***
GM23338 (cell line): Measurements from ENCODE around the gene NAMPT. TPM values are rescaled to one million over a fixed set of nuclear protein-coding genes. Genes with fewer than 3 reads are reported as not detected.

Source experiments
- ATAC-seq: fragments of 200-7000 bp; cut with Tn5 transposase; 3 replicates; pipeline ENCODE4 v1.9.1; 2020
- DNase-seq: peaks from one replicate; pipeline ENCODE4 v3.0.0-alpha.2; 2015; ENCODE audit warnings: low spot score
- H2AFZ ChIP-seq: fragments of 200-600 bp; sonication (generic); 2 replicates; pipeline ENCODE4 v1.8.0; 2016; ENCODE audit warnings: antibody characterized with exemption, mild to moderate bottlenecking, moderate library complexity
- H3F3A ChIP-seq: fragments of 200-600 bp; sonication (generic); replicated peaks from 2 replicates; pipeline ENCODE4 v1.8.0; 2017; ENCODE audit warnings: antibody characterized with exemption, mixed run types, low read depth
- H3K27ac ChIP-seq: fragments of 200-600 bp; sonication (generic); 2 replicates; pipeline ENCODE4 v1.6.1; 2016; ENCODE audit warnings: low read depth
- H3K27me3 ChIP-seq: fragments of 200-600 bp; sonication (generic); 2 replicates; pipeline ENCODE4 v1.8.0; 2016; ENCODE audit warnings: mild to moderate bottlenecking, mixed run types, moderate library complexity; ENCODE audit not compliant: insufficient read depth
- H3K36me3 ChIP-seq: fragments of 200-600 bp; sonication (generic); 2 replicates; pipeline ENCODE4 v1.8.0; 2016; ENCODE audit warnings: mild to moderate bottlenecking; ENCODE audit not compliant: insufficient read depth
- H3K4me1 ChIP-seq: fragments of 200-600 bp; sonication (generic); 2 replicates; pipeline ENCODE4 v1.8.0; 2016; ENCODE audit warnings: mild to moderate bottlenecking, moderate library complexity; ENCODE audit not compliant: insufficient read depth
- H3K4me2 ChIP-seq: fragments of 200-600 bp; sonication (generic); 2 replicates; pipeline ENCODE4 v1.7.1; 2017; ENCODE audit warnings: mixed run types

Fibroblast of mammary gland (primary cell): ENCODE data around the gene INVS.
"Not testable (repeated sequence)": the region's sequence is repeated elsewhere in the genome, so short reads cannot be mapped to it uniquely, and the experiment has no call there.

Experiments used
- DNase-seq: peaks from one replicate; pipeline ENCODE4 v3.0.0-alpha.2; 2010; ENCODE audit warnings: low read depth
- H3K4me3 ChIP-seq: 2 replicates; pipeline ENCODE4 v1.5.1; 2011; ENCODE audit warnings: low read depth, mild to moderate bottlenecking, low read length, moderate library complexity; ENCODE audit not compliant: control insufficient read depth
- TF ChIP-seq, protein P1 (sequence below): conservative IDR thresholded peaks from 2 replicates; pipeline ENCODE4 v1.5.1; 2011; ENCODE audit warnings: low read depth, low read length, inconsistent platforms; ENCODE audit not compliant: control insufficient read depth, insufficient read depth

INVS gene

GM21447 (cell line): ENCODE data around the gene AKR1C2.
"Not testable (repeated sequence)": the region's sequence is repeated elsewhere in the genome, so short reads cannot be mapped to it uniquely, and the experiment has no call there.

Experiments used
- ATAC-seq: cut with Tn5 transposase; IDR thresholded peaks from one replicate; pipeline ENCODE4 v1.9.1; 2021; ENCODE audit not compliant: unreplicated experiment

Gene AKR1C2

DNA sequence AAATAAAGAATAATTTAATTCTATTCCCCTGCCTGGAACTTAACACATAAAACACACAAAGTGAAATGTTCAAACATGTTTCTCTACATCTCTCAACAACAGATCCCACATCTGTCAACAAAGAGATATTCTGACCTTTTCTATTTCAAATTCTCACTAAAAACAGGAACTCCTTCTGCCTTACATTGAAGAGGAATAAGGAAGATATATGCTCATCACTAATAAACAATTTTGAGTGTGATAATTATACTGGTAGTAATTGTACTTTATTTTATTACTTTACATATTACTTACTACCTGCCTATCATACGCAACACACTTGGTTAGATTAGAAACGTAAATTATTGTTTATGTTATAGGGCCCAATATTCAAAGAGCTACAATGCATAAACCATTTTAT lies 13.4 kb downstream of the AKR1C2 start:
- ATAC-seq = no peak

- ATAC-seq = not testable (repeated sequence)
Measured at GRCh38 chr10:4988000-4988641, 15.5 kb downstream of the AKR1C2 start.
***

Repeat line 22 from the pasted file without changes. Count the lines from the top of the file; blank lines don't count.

- ATAC-seq: cut with Tn5 transposase; IDR thresholded peaks from one replicate; pipeline ENCODE4 v1.9.1; 2021; ENCODE audit not compliant: unreplicated experiment